91.7 Ann Arbor/Detroit 104.1 Grand Rapids 91.3 Port Huron 89.7 Lansing 91.1 Flint
Play Live Radio
Next Up:
0:00 0:00
Available On Air Stations
The Great Lakes region is blessed with an abundance of water. But water quality, affordability, and aging water infrastructure are vulnerabilities that have been ignored for far too long. In this series, members of the Great Lakes News Collaborative, Michigan Public, Bridge Michigan, Great Lakes Now, The Narwhal, and Circle of Blue, explore what it might take to preserve and protect this precious resource. This independent journalism is supported by the Charles Stewart Mott Foundation.

Urban flooding, a growing problem in Michigan and nationwide, is topic of FEMA summit

A flooded underpass on Greenfield Rd. in Dearborn after the 2021 storm.
Sue Suchyta
 A flooded underpass on Greenfield Rd. in Dearborn after the 2021 storm.

Flooding in urban areas across the U.S. is a growing problem, and a summit in Chicago this week was part of an effort to find solutions.

The Federal Emergency Management Agency’s (FEMA) Urban Flooding Summit brought together experts on that issue, and leaders from cities impacted by more—and more severe—floods.

Detroit is undoubtedly one of those cities, according to Tom Sivak, FEMA administrator for the Great Lakes region. He said summit attendees heard from National Weather Service experts, who discussed how climate change has made bigger, more intense rainstorms more frequent events.

It's happening all over,” Sivak said. “And one of the things that we're finding is that in these flood events, it's 6-9 inch rain events that impact a community.”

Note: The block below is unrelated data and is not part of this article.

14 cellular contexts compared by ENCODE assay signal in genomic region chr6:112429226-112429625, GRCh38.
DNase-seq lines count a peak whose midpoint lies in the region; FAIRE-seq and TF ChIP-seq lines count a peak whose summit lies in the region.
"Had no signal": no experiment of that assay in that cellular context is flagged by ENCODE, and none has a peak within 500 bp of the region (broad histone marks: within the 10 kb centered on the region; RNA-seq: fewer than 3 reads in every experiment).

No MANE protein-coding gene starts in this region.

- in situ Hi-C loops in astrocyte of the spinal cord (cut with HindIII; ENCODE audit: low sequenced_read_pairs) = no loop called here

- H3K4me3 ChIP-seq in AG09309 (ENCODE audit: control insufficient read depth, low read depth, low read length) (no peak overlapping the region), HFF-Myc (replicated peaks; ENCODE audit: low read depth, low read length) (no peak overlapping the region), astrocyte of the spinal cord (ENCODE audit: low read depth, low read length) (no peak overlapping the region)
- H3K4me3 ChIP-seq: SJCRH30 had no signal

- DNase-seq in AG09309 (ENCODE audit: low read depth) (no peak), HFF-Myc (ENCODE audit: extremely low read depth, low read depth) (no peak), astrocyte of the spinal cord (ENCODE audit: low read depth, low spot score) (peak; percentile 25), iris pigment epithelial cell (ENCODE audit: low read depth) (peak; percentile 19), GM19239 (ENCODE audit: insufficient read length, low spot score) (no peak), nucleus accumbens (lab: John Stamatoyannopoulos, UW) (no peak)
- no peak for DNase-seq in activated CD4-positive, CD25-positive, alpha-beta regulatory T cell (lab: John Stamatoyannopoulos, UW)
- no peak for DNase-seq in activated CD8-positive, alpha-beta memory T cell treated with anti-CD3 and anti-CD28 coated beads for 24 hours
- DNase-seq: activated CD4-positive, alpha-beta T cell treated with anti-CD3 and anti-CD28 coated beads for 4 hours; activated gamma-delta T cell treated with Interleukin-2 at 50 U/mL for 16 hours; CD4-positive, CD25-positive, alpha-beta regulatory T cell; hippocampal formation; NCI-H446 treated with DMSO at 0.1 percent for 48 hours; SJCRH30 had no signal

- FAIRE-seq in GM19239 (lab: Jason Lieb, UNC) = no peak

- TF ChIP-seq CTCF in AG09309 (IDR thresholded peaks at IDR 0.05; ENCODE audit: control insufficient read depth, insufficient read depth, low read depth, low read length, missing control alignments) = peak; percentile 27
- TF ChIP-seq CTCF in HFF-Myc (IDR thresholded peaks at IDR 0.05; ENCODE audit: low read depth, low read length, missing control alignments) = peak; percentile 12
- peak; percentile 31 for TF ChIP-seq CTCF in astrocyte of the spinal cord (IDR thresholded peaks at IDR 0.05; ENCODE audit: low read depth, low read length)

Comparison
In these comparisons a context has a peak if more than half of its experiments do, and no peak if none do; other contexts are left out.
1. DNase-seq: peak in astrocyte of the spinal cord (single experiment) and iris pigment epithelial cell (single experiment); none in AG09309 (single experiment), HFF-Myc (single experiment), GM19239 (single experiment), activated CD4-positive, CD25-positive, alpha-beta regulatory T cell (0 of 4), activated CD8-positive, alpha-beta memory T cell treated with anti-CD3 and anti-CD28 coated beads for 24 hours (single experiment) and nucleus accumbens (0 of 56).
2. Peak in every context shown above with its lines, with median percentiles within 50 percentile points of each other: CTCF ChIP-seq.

Sivak said FEMA is currently accepting applications from southeast and mid-Michigan residents impacted by an August 2023 storm that caused flooding, tornadoes, and extensive damage. As of April 1, the agency had approved $176 million in disaster aid for nearly 66,000 households, which Sivak called “monumental.”

In addition to discussing federal funding opportunities for increasing flood resilience and mitigation, the summit also tapped into the expertise of people already working on this issue on the ground. Among the topics was “natural solutions,” also known as green infrastructure, where cities use landscape design and other means to divert excess water from sewer systems and homes in order to help avoid flooding.

Kimberly Calloway was there from Detroit’s Water and Sewerage Department to discuss what that city is doing to protect homes from basement sewage back-ups that tend to happen during intense rainfalls. She heads the city’s Basement Backup Protection Program.

That program is open to homeowners in 11 Detroit neighborhoods that have experienced recurrent flooding. It uses various methods and home upgrades to keep sewage water out of basements, including installing sump pumps, clearing out sewer service lines to homes, and installing backwater valves. That valve is installed where a home’s sewer service line meets the city-owned sewer infrastructure, and is designed in such a way that when triggered by incoming water, seals up and prevents it from entering the sewer line.

Calloway said the program has received thousands of applications, “and we have completed a little over 400 homes. And based on funding, we hope to do 1,000 more,” she said.

Asked if the program is working, Calloway said, “We haven’t had any complaints from the customers.” Detroit is using federal American Rescue Plan money to fund the program, and asked what the city needs to build on its flood prevention and mitigation efforts, Calloway simply said: “We need more funding.”

Sarah Cwiek joined Michigan Public in October 2009. As our Detroit reporter, she is helping us expand our coverage of the economy, politics, and culture in and around the city of Detroit.
Related Content